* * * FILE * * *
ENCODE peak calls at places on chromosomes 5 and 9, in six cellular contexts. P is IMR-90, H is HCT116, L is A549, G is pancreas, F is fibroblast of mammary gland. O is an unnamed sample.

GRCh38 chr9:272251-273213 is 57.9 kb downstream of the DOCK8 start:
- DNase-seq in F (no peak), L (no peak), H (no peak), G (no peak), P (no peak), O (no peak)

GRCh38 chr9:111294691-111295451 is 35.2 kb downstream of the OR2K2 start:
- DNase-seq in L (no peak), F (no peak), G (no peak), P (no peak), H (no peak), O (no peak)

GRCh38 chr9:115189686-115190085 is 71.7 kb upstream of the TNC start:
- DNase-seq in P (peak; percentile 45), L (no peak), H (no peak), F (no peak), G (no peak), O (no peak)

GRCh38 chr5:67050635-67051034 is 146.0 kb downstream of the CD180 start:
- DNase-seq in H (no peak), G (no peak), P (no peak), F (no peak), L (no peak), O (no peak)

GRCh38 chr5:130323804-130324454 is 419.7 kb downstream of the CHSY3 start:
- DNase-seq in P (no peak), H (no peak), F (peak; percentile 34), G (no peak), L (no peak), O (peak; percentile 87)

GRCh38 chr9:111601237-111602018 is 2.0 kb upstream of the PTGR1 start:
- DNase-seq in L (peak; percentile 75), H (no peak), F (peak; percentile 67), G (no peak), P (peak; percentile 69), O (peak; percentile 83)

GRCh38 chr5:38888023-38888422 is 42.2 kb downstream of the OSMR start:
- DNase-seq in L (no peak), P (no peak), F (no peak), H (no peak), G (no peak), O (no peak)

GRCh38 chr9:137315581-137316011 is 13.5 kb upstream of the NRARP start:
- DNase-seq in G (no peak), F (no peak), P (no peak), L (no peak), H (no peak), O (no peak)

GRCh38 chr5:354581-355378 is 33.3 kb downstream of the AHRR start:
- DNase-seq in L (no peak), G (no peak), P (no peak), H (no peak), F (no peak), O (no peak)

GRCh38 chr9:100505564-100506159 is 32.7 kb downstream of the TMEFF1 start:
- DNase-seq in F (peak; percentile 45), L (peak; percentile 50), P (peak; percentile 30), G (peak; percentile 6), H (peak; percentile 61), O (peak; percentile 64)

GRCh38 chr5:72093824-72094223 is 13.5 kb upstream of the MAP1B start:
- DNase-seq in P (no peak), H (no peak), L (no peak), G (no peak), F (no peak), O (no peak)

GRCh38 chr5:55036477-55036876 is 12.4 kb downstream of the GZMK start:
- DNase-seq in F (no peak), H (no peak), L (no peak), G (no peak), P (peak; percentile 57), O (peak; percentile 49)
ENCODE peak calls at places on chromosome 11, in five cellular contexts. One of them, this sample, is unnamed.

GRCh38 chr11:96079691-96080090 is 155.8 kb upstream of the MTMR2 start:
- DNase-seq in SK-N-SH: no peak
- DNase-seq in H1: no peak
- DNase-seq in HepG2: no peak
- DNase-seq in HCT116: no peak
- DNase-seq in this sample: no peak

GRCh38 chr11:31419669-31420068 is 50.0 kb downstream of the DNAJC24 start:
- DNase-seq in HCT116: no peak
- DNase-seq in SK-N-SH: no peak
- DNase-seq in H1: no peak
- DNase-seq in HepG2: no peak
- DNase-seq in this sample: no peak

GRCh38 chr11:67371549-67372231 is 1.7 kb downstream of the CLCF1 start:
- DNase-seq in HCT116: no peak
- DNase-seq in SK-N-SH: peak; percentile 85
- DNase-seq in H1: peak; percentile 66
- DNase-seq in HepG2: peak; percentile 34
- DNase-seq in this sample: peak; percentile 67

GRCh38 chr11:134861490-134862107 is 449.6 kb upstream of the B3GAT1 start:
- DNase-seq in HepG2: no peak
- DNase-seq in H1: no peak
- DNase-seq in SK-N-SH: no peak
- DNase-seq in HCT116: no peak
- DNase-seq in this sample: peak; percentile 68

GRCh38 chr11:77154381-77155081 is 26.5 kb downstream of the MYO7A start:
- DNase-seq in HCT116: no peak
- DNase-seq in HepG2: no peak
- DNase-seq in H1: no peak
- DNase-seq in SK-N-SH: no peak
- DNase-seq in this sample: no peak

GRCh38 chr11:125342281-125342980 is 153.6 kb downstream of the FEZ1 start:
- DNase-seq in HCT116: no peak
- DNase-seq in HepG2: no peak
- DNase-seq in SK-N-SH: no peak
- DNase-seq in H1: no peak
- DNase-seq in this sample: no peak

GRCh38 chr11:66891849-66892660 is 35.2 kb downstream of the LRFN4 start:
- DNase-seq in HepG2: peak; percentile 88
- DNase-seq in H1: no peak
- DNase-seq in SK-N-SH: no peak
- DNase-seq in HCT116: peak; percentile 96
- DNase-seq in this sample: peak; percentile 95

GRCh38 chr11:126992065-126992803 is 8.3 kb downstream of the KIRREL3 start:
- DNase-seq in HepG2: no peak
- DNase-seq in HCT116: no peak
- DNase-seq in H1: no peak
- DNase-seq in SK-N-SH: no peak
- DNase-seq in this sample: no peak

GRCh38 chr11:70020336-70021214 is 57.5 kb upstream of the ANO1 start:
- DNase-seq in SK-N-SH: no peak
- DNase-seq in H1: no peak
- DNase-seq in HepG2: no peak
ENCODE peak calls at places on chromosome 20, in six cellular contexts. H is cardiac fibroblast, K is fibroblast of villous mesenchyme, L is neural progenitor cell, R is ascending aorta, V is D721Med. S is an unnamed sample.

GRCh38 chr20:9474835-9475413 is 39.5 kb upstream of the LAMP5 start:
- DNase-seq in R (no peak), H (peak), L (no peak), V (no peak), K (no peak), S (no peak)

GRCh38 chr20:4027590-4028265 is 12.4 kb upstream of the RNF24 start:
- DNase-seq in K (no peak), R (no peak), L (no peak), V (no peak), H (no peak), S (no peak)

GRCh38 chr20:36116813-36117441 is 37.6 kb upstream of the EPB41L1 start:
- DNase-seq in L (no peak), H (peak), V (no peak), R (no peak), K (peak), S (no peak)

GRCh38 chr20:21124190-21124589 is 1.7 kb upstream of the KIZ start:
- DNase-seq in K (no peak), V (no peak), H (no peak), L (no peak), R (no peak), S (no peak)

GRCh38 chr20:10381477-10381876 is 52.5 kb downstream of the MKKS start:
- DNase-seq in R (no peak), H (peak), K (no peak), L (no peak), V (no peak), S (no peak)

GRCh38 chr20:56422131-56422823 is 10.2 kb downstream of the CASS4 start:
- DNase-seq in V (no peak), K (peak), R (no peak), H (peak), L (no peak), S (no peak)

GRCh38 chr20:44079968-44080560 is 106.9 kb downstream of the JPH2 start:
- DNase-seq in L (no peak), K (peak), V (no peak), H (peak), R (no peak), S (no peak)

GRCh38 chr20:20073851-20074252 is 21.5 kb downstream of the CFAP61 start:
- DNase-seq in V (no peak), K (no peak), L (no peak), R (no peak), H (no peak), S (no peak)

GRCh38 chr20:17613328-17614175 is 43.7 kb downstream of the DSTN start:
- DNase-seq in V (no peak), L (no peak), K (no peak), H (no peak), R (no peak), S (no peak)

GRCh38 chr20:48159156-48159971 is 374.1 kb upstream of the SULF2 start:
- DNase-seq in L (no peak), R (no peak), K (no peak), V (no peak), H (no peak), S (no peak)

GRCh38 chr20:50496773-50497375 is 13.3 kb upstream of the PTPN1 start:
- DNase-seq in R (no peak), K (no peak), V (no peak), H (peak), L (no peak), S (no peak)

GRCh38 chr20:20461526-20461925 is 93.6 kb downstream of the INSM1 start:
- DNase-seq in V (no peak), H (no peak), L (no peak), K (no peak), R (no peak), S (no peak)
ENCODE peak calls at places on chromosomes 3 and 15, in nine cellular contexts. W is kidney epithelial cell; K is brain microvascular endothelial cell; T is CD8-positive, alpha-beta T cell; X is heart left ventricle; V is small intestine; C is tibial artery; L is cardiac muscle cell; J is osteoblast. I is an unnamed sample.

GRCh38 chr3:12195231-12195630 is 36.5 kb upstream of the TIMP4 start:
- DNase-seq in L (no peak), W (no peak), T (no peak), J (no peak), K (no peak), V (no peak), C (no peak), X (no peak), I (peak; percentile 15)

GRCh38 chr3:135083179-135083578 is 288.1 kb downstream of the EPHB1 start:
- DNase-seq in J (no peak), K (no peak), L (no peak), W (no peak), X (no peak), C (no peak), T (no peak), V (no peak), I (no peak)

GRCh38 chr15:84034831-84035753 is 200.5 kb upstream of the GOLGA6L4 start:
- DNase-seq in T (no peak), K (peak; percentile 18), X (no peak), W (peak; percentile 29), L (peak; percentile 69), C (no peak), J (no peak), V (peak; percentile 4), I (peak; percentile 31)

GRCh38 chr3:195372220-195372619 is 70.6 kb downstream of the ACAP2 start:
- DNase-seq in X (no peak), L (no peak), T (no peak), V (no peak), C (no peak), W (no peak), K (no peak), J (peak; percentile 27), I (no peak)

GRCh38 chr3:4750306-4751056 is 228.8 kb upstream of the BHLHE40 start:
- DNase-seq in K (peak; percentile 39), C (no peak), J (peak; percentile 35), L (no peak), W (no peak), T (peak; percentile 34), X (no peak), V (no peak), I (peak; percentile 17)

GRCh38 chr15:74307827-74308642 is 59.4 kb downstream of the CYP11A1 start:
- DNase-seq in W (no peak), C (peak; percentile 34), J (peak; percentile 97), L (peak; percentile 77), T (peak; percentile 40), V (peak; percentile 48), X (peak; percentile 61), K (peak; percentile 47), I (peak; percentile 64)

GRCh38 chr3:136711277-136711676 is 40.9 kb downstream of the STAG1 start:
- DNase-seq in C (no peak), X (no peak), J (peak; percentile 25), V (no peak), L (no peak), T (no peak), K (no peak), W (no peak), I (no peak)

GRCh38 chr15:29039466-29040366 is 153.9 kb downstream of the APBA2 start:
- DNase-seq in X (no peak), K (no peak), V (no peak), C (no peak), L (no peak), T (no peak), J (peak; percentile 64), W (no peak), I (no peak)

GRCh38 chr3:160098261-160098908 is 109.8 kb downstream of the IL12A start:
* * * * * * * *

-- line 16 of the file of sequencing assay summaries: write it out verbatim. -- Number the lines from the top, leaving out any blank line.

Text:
GRCh38 chr9:137315581-137316011 is 13.5 kb upstream of the NRARP start: